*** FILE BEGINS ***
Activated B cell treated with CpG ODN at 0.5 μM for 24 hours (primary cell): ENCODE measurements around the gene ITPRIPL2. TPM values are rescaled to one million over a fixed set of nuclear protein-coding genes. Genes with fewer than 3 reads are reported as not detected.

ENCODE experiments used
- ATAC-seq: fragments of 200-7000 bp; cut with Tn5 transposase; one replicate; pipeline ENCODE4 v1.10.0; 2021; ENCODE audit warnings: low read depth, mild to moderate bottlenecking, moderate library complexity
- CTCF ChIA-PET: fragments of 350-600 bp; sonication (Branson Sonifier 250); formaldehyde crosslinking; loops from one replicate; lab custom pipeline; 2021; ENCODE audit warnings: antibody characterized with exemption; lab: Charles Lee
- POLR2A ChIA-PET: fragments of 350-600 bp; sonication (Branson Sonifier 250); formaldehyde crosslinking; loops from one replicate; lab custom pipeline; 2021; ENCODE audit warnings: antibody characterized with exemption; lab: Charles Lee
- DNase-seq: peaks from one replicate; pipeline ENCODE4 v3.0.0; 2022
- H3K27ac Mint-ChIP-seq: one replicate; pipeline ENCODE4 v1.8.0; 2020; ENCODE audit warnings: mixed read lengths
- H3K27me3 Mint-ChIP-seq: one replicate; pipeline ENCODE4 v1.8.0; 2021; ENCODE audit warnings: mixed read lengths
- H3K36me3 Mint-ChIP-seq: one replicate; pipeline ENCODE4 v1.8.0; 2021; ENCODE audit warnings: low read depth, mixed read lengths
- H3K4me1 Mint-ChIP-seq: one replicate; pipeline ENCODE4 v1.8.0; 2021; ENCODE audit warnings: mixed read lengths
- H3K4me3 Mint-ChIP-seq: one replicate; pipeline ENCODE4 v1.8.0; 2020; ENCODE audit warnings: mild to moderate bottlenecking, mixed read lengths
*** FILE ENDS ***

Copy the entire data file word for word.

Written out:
Activated B cell treated with CpG ODN at 0.5 μM for 24 hours (primary cell): ENCODE measurements around the gene ITPRIPL2. TPM values are rescaled to one million over a fixed set of nuclear protein-coding genes. Genes with fewer than 3 reads are reported as not detected.

ENCODE experiments used
- ATAC-seq: fragments of 200-7000 bp; cut with Tn5 transposase; one replicate; pipeline ENCODE4 v1.10.0; 2021; ENCODE audit warnings: low read depth, mild to moderate bottlenecking, moderate library complexity
- CTCF ChIA-PET: fragments of 350-600 bp; sonication (Branson Sonifier 250); formaldehyde crosslinking; loops from one replicate; lab custom pipeline; 2021; ENCODE audit warnings: antibody characterized with exemption; lab: Charles Lee
- POLR2A ChIA-PET: fragments of 350-600 bp; sonication (Branson Sonifier 250); formaldehyde crosslinking; loops from one replicate; lab custom pipeline; 2021; ENCODE audit warnings: antibody characterized with exemption; lab: Charles Lee
- DNase-seq: peaks from one replicate; pipeline ENCODE4 v3.0.0; 2022
- H3K27ac Mint-ChIP-seq: one replicate; pipeline ENCODE4 v1.8.0; 2020; ENCODE audit warnings: mixed read lengths
- H3K27me3 Mint-ChIP-seq: one replicate; pipeline ENCODE4 v1.8.0; 2021; ENCODE audit warnings: mixed read lengths
- H3K36me3 Mint-ChIP-seq: one replicate; pipeline ENCODE4 v1.8.0; 2021; ENCODE audit warnings: low read depth, mixed read lengths
- H3K4me1 Mint-ChIP-seq: one replicate; pipeline ENCODE4 v1.8.0; 2021; ENCODE audit warnings: mixed read lengths
- H3K4me3 Mint-ChIP-seq: one replicate; pipeline ENCODE4 v1.8.0; 2020; ENCODE audit warnings: mild to moderate bottlenecking, mixed read lengths